Jospin's government, a self-professed champion of human rights, rejects any responsibility for French crimes in Algeria, and refuses to pay compensation to victims. Yet France sentenced Lyons Gestapo chief Klaus Barbie to life for torture and executions of Resistance fighters- the same crimes committed by Aussaresses. France recently jailed a senior Vichy official for deportation of Jews, condemned Turkey over the 1915 Armenian massacres and called for the trial of Chile's Gen. Pinochet.

Only the communist party is demanding a full judicial investigation. Meanwhile, Aussaresses continues to proudly boast of his exploits. He defends assassinations, mass executions, and torture as necessary to combat `terrorism.,' The general calls himself a patriot and says he would do it all again.

Similar arguments are heard today from Israel -and, ironically, from Algeria's own repressive, French-backed military regime which is trying to crush Islamic rebels with the same ruthless ferocity shown by the colonial French.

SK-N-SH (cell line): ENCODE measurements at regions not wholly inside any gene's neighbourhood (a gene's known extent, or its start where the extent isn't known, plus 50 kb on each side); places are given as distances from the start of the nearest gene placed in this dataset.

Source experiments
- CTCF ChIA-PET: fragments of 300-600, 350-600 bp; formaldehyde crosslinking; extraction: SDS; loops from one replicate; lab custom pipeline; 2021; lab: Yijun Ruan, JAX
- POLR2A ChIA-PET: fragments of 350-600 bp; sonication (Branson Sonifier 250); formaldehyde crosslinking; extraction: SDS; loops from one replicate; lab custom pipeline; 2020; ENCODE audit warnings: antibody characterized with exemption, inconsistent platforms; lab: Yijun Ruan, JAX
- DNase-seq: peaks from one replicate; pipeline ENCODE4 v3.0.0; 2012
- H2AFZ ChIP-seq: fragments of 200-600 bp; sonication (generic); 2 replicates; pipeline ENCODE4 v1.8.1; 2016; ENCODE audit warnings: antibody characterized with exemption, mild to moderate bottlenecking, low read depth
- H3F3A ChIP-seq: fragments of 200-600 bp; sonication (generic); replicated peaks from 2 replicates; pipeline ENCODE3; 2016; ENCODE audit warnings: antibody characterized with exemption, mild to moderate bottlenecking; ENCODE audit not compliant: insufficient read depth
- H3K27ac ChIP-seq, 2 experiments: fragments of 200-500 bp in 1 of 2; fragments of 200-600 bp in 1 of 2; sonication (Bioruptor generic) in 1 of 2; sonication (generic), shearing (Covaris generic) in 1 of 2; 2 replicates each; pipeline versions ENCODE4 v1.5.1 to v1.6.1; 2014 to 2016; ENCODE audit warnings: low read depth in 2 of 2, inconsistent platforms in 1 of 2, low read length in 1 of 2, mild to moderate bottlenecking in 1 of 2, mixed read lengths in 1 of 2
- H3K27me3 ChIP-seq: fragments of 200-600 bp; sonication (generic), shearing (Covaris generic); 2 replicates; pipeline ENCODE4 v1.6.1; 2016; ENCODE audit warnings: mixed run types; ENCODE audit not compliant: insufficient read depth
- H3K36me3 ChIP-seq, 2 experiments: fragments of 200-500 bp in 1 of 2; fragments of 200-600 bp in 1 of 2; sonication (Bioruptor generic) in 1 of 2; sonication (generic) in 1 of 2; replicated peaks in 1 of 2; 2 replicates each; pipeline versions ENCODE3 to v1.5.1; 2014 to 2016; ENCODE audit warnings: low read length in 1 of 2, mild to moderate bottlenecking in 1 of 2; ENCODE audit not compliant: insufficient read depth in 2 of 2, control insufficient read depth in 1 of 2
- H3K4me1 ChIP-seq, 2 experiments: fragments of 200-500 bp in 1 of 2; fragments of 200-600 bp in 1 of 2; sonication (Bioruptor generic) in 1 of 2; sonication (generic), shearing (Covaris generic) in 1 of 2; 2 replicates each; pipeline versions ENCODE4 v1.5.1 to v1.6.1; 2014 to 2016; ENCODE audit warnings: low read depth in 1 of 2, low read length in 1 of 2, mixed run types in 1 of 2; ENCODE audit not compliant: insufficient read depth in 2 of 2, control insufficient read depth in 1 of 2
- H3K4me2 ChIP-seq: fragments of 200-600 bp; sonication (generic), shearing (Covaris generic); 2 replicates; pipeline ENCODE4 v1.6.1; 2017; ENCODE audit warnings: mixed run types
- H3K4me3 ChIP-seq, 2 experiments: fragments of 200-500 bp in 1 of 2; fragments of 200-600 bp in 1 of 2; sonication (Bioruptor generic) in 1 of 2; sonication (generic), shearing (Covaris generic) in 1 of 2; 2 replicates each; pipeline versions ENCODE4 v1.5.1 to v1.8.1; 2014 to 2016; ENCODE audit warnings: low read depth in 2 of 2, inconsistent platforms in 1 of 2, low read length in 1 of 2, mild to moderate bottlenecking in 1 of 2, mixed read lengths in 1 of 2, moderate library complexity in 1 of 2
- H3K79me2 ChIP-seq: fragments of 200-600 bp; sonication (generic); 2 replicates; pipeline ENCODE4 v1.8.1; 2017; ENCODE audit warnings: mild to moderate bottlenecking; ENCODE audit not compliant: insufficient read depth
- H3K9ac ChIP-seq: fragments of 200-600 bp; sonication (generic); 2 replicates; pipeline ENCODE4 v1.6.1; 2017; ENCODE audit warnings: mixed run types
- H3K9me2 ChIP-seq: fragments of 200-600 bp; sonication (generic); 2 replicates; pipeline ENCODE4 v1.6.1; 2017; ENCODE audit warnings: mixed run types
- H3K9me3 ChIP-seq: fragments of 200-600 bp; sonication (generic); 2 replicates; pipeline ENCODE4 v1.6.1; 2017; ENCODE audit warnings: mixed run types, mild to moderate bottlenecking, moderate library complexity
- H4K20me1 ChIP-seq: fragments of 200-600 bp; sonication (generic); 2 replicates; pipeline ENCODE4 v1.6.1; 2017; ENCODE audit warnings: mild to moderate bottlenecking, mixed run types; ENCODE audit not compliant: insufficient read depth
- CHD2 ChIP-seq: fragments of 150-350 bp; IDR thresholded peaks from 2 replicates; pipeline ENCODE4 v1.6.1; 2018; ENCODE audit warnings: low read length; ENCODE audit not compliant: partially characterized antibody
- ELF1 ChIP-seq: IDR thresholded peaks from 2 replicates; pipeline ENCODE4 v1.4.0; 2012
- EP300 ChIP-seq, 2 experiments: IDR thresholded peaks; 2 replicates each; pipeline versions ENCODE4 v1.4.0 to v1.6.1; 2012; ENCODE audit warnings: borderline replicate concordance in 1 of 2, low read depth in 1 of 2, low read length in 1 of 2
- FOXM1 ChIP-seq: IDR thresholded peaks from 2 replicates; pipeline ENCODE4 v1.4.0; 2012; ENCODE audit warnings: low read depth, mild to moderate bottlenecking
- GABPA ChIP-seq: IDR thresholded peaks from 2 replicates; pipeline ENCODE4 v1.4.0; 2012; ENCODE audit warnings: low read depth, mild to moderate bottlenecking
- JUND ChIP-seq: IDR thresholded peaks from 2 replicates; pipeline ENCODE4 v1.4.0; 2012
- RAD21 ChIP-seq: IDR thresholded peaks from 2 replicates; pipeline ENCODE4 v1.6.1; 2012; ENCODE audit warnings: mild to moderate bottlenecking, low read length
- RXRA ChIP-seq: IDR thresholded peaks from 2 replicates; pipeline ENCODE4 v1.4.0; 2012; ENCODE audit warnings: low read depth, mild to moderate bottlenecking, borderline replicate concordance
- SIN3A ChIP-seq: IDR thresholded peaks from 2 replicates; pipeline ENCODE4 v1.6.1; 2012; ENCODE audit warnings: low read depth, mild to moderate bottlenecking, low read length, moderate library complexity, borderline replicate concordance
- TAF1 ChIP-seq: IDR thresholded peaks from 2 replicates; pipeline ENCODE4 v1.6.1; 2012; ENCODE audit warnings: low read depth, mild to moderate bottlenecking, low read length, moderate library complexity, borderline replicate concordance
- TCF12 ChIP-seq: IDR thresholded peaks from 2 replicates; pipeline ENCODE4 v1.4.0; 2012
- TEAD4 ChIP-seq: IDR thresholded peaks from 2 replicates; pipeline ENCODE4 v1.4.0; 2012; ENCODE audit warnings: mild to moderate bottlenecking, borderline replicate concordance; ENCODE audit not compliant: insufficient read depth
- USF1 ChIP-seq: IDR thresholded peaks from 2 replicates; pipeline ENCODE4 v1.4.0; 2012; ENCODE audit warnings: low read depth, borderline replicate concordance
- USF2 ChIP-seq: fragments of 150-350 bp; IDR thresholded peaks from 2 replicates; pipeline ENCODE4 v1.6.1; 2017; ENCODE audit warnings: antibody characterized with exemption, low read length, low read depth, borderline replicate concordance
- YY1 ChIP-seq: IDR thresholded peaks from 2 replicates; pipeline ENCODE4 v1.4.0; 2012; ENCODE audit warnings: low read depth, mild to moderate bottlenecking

Aussaresses is a self-confessed war criminal who should be brought to trial. His book has served a valuable purpose in revealing France's hypocrisy and forcing it to face its brutal colonial past. If Germany must pay for its past crimes, why not France?

[Eric Margolis is a syndicated foreign affairs columnist and broadcaster, and author of the just released War at the Top of the World - The Struggle for Afghanistan, Kashmir, and Tibet which was reviewed in The Economist, May 13, 2000]

[The crackdown lasted several days and according to the Algerian state left 45,000 people dead. European historians put the figure at between 15,000 and 20,000.--"France urged to admit 1945 massacre," Al Jazeera, May 8, 2005]

Copyright © 2001 Eric Margolis - All Rights Reserved